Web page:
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Hormone Replacement Therapy May Delay Cognitive Decline In Older Women

Date:
December 28, 2001
Source:
American Academy Of Neurology
Summary:
Lifetime exposure to hormone replacement therapy (HRT) may be associated with better maintenance of cognitive function in older women free of dementia, according to a study published in the current issue of Neurology, the scientific journal of the American Academy of Neurology.

ST. PAUL, MN – Lifetime exposure to hormone replacement therapy (HRT) may be associated with better maintenance of cognitive function in older women free of dementia, according to a study published in the current issue of Neurology, the scientific journal of the American Academy of Neurology.

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More than 2,000 women, age 65 and older, participated in the collaborative study, conducted by investigators at Johns Hopkins University, Utah State University, Duke University Medical Center, and the University of California, San Francisco.

Study participants were assessed using a cognitive measure, the Modified Mini-Mental State Exam (3MS), and a simplified version of the depression section of the Diagnostic Interview Schedule. They also provided demographic and occupational information, psychiatric and medical history, and lifestyle information. These women, all from Cache County, Utah, were followed for three years to assess changes in cognition and depression status and additionally provided detailed information regarding use of HRT.

“This study shows an apparent benefit of lifetime HRT use on cognitive function in nondemented older women,” according to study co-author Michelle C. Carlson, PhD, of Johns Hopkins University. Study findings of the effects apparent with HRT use are clinically as well as statistically significant. “And those who also stand to lose the most cognitively -- women over age 85 -- appear to gain the most from HRT exposure.”

Yet the Cache County study group presents some limitations in interpreting the study results. Participants reside in a geographically isolated, close-knit community and 90 percent of them are members of the Church of Jesus Christ of Latter-Day Saints, a religion which prohibits alcohol and tobacco use. This presumably healthier-than-average lifestyle may limit the ability to generalize the findings to less healthy populations.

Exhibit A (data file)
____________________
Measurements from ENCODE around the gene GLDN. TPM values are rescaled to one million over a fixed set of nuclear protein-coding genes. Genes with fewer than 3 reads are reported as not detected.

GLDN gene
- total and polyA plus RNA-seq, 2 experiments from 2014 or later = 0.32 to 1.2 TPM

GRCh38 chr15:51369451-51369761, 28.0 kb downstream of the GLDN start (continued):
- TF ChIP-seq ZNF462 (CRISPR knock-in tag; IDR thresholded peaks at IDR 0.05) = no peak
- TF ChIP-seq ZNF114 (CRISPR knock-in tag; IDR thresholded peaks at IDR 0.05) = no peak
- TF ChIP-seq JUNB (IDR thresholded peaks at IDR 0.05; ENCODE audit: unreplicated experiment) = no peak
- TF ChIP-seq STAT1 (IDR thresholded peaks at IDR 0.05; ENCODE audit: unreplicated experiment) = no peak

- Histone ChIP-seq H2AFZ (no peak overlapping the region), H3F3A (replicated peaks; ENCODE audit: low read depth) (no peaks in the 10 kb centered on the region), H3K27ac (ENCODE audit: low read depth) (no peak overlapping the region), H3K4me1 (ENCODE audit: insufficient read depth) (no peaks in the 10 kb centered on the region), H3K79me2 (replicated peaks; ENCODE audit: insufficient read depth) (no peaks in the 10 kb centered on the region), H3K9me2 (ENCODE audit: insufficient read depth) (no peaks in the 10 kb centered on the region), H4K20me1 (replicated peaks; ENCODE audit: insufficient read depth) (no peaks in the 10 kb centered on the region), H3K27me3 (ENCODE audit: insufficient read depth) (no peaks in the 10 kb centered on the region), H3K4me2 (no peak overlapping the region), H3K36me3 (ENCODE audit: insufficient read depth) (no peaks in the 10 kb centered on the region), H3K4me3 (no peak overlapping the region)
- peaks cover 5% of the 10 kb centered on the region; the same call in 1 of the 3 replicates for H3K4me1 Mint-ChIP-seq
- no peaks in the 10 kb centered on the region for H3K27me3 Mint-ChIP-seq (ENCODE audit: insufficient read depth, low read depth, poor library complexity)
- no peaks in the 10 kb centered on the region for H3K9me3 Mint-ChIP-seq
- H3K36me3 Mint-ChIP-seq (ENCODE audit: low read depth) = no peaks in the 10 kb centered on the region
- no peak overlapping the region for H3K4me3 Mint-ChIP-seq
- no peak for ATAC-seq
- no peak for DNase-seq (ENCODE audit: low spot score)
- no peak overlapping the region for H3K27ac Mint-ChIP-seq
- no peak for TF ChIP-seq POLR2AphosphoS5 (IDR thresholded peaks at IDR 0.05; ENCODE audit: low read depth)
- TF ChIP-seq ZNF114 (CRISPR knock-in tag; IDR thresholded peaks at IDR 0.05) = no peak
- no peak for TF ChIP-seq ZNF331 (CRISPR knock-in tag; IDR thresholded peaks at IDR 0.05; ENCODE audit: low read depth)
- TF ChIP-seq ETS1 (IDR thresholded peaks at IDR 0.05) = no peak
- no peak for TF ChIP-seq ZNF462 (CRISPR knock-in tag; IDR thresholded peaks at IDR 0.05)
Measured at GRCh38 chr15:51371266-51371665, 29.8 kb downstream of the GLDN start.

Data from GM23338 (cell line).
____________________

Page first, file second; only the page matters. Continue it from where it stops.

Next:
“Though our promising analyses controlled for several confounding factors, our results cannot be regarded as conclusive,” cautions Carlson. Further study is required, she notes, to reach definitive conclusions about the effects of HRT in preventing Alzheimer’s disease and mitigating age-related cognitive decline. At least two such trials are currently underway.

The American Academy of Neurology, an association of more than 17,700 neurologists and neuroscience professionals, is dedicated to improving patient care through education and research.

For more information about the American Academy of Neurology, visit its web site at http://www.aan.com.


Story Source:

The above story is based on materials provided by American Academy Of Neurology. Note: Materials may be edited for content and length.


Cite This Page:

American Academy Of Neurology. "Hormone Replacement Therapy May Delay Cognitive Decline In Older Women." ScienceDaily. ScienceDaily, 28 December 2001. <www.sciencedaily.com/releases/2001/12/011225093738.htm>.
American Academy Of Neurology. (2001, December 28). Hormone Replacement Therapy May Delay Cognitive Decline In Older Women. ScienceDaily. Retrieved February 27, 2015 from www.sciencedaily.com/releases/2001/12/011225093738.htm
American Academy Of Neurology. "Hormone Replacement Therapy May Delay Cognitive Decline In Older Women." ScienceDaily. www.sciencedaily.com/releases/2001/12/011225093738.htm (accessed February 27, 2015).

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